The constitution states all individuals have the right to form religious associations and practice religion in accordance with their personal beliefs, as long as nothing is “preached or practiced which is prejudicial to good morals or public order.” It stipulates everyone has the right to remain outside religious associations and no one shall be required to pay any personal dues to any religious association of which he or she is not a member. The constitution also specifies individuals may not lose their civil or national rights or refuse to perform civic duties on religious grounds. The constitution bans only religious teachings or practices harmful to good morals or the public order. The law further specifies the right of individuals to choose or change their religion.
The official state religion is Lutheranism. The constitution establishes the ELC as the national church and grants it state support and protection. The law grants the ELC official legal status, and the government directly funds the Church from the state budget. This is in addition to the indirect funding the ELC receives along with other registered religious and lifestyle groups from church taxes.
The penal code establishes fines and up to two years’ imprisonment for hate speech, including mocking, defaming, denigrating, or threatening an individual or group by comments, pictures, or symbols based on religion. In July parliament repealed a separate provision of the penal code prohibiting blasphemy. Previously the blasphemy law had established fines and imprisonment of up to three months for those who publicly derided or belittled the religious doctrines or the worship of a “lawfully existing religious community” active in the country.
Religious groups, other than the ELC, and lifestyle organizations apply for recognition and registration to a district commissioner, who forwards the application to the Ministry of the Interior (MOI). By law the minister of the interior appoints a four-member panel to review the applications. The chairman of the panel is nominated by a university faculty of law, and the other three members are nominated by the University of Iceland’s Departments of Social and Human Sciences, Theology and Religious Studies, and History and Philosophy, respectively. To register, a religious group must “practice a creed or religion” and a lifestyle organization must operate in accordance with certain ethical values, and “deal with ethics or epistemology in a prescribed manner.” Religious groups and secular humanist organizations must also “be well established;” “be active and stable;” “not have a purpose that violates the law or is prejudicial to good morals or public order;” and have “a core group of members who participate in its operations, support the values of the organization in compliance with its teachings it was founded on, and pay church taxes in accordance with the law on church taxes.”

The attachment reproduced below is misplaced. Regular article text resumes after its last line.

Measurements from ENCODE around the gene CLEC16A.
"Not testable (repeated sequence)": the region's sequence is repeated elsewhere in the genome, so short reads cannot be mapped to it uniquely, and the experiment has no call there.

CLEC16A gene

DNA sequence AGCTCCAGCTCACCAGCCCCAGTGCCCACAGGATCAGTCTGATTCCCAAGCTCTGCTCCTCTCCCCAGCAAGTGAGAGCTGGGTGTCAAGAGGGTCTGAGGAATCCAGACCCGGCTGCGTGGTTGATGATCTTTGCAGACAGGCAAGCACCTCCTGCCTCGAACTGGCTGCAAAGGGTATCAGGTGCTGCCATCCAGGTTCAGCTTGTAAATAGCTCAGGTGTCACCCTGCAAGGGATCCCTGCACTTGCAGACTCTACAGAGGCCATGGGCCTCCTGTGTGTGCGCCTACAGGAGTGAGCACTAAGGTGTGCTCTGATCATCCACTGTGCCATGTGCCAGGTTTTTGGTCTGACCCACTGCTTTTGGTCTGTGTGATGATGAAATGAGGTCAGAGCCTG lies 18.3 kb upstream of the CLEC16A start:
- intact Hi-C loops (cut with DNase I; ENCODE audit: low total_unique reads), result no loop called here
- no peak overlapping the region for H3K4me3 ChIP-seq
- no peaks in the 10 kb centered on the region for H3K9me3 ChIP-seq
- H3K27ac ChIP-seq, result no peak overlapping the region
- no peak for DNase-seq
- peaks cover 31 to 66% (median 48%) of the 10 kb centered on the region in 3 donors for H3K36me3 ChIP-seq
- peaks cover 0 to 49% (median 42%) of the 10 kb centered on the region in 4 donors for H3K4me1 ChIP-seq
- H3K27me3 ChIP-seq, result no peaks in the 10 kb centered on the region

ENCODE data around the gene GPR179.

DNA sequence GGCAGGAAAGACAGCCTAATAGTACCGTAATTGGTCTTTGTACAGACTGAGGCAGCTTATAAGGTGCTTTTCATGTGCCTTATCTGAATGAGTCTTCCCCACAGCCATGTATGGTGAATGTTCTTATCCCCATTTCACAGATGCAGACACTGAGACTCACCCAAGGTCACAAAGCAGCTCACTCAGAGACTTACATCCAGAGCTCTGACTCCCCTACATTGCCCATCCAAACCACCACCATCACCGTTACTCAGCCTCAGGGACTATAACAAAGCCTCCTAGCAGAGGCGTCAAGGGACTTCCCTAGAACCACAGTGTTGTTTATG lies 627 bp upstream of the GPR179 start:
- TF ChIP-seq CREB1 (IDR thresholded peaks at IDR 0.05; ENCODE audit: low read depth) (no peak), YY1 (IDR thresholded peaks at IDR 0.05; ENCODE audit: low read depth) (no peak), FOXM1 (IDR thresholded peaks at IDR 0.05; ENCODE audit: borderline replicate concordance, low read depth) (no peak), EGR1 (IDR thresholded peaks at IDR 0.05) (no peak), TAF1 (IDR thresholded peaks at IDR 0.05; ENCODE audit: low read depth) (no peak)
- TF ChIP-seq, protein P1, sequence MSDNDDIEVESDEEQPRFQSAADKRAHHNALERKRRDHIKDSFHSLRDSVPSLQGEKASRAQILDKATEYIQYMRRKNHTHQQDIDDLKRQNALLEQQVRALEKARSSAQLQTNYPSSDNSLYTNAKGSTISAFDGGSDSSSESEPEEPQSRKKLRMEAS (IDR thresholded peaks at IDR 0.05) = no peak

The law also specifies the leader of a religious group or a lifestyle organization must be at least 25 years old and fulfill the general requirements of holding a public position. These include being physically and mentally healthy and financially sound, and having a clean criminal record and the general and specialized education legally required for the position. Unlike the requirements for most public positions, the religious group leader need not be a citizen or have legal domicile in the country. All registered religious groups and lifestyle organizations must submit an annual report to a district commissioner describing the group’s operations during the previous year. Religious groups and lifestyle organizations are required to perform state-sanctioned functions such as marriages and the official naming of children and also preside over other ceremonies such as funerals. The law places no restrictions or requirements on unregistered religious groups, but they cannot carry out legally recognized ceremonies such as marriages or receive any state funds.